Nokia's Losses Prove Smaller Than Expected, New WP7 Smartphones Leaked
October 20, 2011 9:30 AM
comment(s) - last by
Company will unveil its handsets Oct. 26
In the last quarter Nokia, Oyj. (
) lost its spot as the world's largest phonemaker as Samsung Electronics Comp., Ltd. (
) and Apple, Inc. (
blew by it
. Still, for all the gloom-and-doom surrounding the Finnish firm, its
defunct Symbian smartphone operating system
, and its slow transition to Windows Phone 7, things may not be quite as bad as some had thought.
I. Earnings Aren't Great, But Are Less Bad Than Expected
Yesterday evening Nokia reported earnings of €9B ($12.35B USD). That represents a 13 percent year-to-year drop in sales and a 3 percent drop in sales from the Q2 2011. The company posted a €68M ($93.34M USD) net loss, much worse than the €403M ($553.20M USD) profit the company turned last year, but slightly better than the €487M ($668.50M USD) net loss that the company reported last quarter (International Financial Reporting Standards-style earnings).
The lower loss sent shares soaring 8 percent in pre-market trading.
Such a move may seem baffling to non-investors, particularly in light of
Apple's stock taking a hit
on large, but less than expected growth. But it's important to remember that expectations of growth and revenue are baked into stock prices. A company that's expected to decline sharply is priced low (like Nokia), while a company that's expected to sustain growth (like Apple) is priced high. Any surprises in either direction can send the stock up or down.
Nokia still has €5.07B in cash ($6.95B USD) on hand, so it should be able to sustain its push to Windows Phone 7.
long secret Windows Phone lineup
will finally be announced at
Nokia World 2011
in London on October 26. It's unclear whether the company will be able to get significant amounts of product out
on the U.S. market this holiday season
, but at least the event should give a clearer picture as to where the company is headed.
II. Shots of Slick Nokia 800 Leak
It's not rocket science what Nokia needs to get back on the right track. It needs to:
Get product on the market
Release attractive handsets
Shots of the Nokia 800 -- part of Nokia's upcoming Windows Phone Mango lineup --
yesterday, in lieu of next week's official launch.
The Nokia 800 is arguably the best looking Windows Phone on the block. [Source: PocketNow]
The phone looks very good -- in an iPod Nano-ish sort of way, at least. It comes in three colors. While it may have a relatively small screen -- 3.7-inches -- this may be one of the more stylish smaller smartphone on the market this side of the iPhone.
The Nokia 800 is rumored to be launch November 15th, alongside two other Windows Phone Mango models from Nokia. Hopefully that means "launching November 15th in the U.S." as Nokia has been a bit squirrelly about how much hardware it will put out in the U.S. this year.
At the very least the Nokia 800 seems to be a big step in the right direction in design appeal.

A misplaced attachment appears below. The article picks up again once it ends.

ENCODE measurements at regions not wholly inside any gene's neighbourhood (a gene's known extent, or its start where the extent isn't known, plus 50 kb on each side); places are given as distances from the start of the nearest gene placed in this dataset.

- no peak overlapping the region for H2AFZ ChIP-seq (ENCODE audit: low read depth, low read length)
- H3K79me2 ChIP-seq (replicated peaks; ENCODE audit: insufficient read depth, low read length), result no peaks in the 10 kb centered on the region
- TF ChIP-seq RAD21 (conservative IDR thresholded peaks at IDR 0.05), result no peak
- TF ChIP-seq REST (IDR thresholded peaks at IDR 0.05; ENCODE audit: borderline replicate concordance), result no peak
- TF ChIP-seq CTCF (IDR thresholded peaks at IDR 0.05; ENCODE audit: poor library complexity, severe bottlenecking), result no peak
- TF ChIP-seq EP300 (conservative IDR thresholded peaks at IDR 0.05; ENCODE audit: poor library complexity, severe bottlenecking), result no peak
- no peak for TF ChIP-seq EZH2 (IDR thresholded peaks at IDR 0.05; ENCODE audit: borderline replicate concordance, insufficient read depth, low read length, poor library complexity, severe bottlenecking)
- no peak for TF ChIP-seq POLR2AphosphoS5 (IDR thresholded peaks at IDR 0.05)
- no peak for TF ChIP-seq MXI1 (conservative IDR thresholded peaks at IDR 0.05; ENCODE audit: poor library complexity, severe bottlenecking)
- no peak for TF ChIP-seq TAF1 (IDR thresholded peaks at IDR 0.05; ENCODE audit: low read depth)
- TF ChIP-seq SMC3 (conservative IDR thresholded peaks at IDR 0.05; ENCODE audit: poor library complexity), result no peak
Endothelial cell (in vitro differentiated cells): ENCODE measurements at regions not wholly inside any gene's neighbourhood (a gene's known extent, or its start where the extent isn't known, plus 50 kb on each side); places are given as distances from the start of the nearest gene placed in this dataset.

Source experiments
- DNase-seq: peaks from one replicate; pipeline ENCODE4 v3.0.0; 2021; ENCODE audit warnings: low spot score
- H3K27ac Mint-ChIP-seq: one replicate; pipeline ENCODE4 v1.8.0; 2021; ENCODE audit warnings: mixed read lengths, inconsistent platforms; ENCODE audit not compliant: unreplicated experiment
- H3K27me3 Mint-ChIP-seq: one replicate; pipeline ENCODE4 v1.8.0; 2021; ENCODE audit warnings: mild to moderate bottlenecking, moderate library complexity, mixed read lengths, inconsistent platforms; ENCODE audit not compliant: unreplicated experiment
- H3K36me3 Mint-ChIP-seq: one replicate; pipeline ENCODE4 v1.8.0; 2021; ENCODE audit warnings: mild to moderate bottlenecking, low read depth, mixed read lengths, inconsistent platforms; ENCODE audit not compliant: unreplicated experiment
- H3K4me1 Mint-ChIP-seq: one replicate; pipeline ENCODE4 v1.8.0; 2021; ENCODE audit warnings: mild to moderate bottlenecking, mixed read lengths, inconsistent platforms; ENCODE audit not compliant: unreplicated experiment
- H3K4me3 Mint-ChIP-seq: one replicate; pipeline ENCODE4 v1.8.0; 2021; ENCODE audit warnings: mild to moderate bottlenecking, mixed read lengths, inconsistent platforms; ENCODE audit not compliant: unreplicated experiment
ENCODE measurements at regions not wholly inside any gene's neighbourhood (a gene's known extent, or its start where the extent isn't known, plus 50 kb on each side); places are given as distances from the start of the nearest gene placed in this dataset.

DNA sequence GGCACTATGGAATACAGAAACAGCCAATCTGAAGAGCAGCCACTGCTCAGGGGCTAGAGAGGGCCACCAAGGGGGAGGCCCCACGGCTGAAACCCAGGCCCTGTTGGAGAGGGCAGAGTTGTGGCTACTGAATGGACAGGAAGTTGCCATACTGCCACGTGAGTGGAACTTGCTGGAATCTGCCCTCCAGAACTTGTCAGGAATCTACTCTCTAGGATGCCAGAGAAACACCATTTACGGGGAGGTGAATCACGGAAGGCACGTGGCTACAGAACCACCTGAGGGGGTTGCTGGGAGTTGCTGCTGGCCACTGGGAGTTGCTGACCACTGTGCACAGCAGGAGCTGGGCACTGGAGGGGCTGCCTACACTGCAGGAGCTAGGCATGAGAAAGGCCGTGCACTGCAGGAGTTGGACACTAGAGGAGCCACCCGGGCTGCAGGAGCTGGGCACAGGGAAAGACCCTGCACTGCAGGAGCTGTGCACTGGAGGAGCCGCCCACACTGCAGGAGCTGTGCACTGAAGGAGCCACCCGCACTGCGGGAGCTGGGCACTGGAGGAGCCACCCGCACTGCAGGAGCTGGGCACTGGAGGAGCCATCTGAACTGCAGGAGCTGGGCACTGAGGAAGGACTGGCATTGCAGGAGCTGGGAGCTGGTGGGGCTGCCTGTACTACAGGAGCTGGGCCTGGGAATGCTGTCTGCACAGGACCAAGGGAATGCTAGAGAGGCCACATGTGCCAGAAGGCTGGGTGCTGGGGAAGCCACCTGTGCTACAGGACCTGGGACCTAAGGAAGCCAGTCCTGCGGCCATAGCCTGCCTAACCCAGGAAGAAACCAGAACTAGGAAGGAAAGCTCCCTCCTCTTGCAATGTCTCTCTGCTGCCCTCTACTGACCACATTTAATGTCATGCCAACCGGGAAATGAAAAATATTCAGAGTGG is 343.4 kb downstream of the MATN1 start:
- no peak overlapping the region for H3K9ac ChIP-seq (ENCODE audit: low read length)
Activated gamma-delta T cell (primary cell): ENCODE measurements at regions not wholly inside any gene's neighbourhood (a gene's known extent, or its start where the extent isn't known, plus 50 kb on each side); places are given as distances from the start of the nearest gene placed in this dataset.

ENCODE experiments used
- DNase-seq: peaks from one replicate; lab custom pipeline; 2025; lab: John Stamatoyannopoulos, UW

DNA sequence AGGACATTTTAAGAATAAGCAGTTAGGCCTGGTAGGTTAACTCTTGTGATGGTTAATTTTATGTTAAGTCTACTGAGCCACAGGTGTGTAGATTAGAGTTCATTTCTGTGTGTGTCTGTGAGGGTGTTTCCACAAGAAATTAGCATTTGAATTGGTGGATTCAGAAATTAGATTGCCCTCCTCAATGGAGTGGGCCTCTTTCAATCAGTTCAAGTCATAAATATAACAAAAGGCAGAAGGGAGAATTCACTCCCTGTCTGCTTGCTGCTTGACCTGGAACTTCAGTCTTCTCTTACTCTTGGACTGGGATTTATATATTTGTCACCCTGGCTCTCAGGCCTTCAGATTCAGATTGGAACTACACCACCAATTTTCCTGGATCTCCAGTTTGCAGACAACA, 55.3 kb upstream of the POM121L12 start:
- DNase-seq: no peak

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RE: looks nice
10/20/2011 4:40:57 PM
people know iPhone, and they know Android
We are at the cusp of a new era in mobile phones. The brand of the phone is becoming less and less important, and even the type of OS is becoming less and less important, but the apps that can run on the phone are increasingly the thing that will make or break a sale.
For a first time user of a smartphone they can be sold pretty well anything, but once a person has become familiar with a smartphone then they will become increasingly resistant to going to a phone OS with less apps (and especially a lot less) than what they currently have, and increasingly susceptible to selling out the love for their favourite phone and OS to go to one which has more and better apps. People may have tried lots of similar apps before they found one that does exactly what they want, e.g. a scientific calculator with RPN. This is where Android and iOS have such a huge advantage over Microsoft, Blackberry OS, etc. An article in May this year on the Apple friendly website Mobilmedia put Microsoft as having 15000 apps compared to 350,000 for Apple and 250,000 for Android. Sure, there probably is some bias there, but it illustrates an important point: it would be a backward step going from either Android or iOS to Microsoft (and worse to something like Blackberry OS), but if a person has a phone with WP7 on it then it would be fairly easy for them to find lots of similar or better apps in the Android or iOS libraries, thus they would become willing to trade in their current Microsoft phone and buy Microsoft's competitors products.
Thus, the problem for Nokia isn't just that they have put their lot in with Microsoft who were slow getting to the market with a decent phone OS, but that because of the delay people wrote apps only for Android or iOS, so Microsoft have a minuscule app library, so second time buyers won't be interested in what they have to offer.
What Nokia need to do is have at least one decent quality phone with Android on it on the store shelves this Christmas (and at a reasonable price too!).
RE: looks nice
10/20/2011 10:24:20 PM
Just an FYI the app count for WP7 is currently more like 30,000. This is even after MSFT removing a ton of spam apps recently.
Just one source, you can Bing/Google for many articles on the app count:
RE: looks nice
10/21/2011 7:52:39 AM
Thanks. I thought there would be better information available, but I only had a small amount of time to write what I did, so I used the information I had at hand.
RE: looks nice
10/21/2011 4:23:11 PM
Again, I fail to understand what app count does for anyone other than give the (false) perception your odds are better at finding a quality app that does what you want.
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